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Writing Across the Curriculum

WAC Faculty Workshop

Engaging Inquiry:

Designing Problem-Posing Assignments

 

Wednesday, March 9, 2005

"Only by wrestling with the conditions of the problem at first hand, seeking and finding his own way out, does [the student] think." -John Dewey

 

12:00-12:05 Introduction and Welcome

Dr. William Burgos

WAC Director

12:05-12:15 Defining Problem-Posing Assignments

        Traditional Assignments

"There will be a term paper due at the end of the semester. The term paper can be on any aspect of the course that interests you, but I have to approve your topic in advance."

        Connection to Freire

"[W]hereas banking education anesthetizes and inhibits creative power, problem-posing education involves a constant unveiling of reality" (355).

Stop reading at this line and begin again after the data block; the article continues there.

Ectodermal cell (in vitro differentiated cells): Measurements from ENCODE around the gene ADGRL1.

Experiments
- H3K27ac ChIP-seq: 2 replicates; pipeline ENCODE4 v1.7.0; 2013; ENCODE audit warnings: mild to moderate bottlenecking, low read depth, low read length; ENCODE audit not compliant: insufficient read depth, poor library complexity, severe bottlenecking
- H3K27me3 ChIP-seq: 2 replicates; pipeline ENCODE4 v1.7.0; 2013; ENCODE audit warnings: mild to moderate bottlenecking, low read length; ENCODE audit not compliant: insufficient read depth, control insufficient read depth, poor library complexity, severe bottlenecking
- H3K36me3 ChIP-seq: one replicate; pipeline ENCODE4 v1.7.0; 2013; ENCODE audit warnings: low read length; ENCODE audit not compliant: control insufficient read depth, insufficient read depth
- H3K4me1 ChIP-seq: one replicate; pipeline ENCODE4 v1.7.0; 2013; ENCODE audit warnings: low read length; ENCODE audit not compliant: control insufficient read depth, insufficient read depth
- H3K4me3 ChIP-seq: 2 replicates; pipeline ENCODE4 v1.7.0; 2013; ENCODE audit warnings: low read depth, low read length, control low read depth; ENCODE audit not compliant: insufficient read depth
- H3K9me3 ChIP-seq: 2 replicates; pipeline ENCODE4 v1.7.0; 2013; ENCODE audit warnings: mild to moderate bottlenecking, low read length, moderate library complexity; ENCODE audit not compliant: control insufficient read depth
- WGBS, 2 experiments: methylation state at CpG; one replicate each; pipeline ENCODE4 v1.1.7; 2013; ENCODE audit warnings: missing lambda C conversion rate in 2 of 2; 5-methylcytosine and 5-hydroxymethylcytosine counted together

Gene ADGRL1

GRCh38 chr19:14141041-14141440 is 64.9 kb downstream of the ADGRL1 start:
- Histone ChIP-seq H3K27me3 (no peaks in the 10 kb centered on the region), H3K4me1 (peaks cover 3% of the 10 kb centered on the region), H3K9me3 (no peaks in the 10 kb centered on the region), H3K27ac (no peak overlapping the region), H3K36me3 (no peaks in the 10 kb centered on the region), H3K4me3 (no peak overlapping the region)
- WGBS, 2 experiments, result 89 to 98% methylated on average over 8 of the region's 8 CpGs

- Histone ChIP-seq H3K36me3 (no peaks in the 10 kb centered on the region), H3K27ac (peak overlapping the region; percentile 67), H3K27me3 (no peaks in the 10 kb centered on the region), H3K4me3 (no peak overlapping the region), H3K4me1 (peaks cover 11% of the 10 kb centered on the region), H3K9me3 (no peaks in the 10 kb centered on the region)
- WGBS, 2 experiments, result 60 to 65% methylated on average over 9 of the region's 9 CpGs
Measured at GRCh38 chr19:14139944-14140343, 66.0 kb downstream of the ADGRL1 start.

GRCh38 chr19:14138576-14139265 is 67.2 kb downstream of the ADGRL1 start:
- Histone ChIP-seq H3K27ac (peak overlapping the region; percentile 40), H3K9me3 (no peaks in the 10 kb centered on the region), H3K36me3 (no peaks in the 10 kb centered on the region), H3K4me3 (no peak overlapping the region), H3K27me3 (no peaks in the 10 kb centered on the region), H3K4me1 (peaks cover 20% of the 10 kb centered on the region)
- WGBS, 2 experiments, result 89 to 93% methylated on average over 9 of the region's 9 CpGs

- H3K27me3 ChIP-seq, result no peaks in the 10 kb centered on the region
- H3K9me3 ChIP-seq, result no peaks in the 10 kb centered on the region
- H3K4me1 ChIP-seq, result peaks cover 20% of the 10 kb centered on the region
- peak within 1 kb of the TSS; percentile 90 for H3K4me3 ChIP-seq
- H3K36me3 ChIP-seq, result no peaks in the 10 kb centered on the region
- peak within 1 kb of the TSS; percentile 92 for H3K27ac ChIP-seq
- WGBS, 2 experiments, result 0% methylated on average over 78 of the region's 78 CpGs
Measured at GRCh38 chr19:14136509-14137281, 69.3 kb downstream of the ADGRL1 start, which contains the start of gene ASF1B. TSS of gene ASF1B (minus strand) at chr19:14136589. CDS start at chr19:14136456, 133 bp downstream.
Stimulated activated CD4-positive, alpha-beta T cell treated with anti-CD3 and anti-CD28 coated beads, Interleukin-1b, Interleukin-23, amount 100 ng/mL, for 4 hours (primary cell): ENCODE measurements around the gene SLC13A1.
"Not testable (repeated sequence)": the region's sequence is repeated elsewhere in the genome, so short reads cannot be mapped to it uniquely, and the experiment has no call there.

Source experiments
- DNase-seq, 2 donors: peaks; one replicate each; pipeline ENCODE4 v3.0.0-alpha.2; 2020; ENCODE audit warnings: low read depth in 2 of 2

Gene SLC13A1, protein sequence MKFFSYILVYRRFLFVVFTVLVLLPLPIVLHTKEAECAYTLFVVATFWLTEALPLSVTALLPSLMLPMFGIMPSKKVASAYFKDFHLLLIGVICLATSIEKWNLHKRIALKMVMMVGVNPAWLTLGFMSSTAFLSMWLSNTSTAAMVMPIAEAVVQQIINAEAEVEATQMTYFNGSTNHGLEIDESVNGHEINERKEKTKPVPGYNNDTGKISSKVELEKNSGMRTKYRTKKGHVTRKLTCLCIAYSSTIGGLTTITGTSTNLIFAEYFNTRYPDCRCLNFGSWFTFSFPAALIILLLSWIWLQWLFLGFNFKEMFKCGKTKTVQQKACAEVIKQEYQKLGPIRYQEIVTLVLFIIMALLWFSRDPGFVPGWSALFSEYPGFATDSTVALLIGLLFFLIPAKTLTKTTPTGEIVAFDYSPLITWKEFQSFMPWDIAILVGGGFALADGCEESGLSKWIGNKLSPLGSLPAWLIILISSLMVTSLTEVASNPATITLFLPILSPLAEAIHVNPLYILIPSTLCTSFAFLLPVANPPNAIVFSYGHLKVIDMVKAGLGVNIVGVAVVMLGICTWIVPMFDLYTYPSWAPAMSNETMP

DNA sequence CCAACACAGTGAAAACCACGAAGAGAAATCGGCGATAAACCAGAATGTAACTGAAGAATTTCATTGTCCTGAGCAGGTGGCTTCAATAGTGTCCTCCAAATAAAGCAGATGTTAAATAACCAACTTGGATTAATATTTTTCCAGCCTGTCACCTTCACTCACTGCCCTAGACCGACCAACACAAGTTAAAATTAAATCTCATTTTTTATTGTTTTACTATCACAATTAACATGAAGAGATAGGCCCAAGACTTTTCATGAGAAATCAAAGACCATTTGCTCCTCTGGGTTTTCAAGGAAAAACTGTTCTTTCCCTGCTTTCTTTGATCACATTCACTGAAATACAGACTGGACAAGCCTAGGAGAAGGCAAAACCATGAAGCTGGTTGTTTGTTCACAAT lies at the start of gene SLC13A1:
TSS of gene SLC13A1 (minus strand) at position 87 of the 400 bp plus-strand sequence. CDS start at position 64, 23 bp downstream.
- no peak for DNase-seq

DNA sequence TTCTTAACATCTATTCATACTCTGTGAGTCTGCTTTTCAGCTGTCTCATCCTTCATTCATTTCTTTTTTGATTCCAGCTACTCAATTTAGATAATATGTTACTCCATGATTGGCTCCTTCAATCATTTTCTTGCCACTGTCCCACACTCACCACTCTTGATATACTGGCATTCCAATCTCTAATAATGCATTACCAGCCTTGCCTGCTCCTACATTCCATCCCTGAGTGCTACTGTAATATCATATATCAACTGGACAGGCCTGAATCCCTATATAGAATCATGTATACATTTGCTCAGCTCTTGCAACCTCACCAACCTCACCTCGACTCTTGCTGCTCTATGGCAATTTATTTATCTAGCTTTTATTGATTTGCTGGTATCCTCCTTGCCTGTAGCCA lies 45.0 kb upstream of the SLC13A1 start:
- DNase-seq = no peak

What is a Problem-Posing Assignment?

 

12:15-12:25 Designing Problem-Posing Assignments

        Consider your teaching goals of the assignment & entire course as the first step to designing assignments

        Communicate expectations clearly.

        Use handouts explaining the assignment.

        Make the assignment concise. Don't overload with confusing language.

        Consider class size

 

12:25-12:40 Formal Assignments (finished-product writing)

        Short Assignments-the Microtheme

        Longer Assignments

        Top-Down, Thesis-Governed Writing

1.      Present a proposition (thesis) that students are supposed to defend or refute

2.      Give students a problem or question that demands a thesis

3.      Ask students to follow an organizational structure that requires a Problem-Thesis pattern

 

12:40-12:55 Informal Assignments (unfinished, exploratory writing)

Active Learning Assignments

12:55-2:00 Collaborative Group-Work (design in practice)

Discussion/Q&A

 

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